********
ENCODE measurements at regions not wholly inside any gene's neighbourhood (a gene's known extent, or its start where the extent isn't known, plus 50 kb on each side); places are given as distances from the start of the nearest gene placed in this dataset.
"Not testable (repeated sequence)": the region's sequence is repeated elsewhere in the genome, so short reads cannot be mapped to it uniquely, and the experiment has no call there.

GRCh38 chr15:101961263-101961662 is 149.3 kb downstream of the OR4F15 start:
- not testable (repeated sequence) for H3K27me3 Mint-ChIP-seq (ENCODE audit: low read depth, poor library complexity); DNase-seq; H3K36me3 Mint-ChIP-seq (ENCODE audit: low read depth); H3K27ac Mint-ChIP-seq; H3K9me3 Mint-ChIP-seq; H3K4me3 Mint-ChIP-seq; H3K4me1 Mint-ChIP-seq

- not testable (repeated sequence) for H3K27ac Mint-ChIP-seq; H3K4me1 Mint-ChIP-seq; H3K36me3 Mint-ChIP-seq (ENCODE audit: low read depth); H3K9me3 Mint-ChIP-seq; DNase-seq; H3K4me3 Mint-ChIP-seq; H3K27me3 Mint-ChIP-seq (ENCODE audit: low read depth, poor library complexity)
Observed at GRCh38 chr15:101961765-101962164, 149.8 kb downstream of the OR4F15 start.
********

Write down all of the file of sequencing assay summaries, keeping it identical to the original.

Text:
ENCODE measurements at regions not wholly inside any gene's neighbourhood (a gene's known extent, or its start where the extent isn't known, plus 50 kb on each side); places are given as distances from the start of the nearest gene placed in this dataset.
"Not testable (repeated sequence)": the region's sequence is repeated elsewhere in the genome, so short reads cannot be mapped to it uniquely, and the experiment has no call there.

GRCh38 chr15:101961263-101961662 is 149.3 kb downstream of the OR4F15 start:
- not testable (repeated sequence) for H3K27me3 Mint-ChIP-seq (ENCODE audit: low read depth, poor library complexity); DNase-seq; H3K36me3 Mint-ChIP-seq (ENCODE audit: low read depth); H3K27ac Mint-ChIP-seq; H3K9me3 Mint-ChIP-seq; H3K4me3 Mint-ChIP-seq; H3K4me1 Mint-ChIP-seq

- not testable (repeated sequence) for H3K27ac Mint-ChIP-seq; H3K4me1 Mint-ChIP-seq; H3K36me3 Mint-ChIP-seq (ENCODE audit: low read depth); H3K9me3 Mint-ChIP-seq; DNase-seq; H3K4me3 Mint-ChIP-seq; H3K27me3 Mint-ChIP-seq (ENCODE audit: low read depth, poor library complexity)
Observed at GRCh38 chr15:101961765-101962164, 149.8 kb downstream of the OR4F15 start.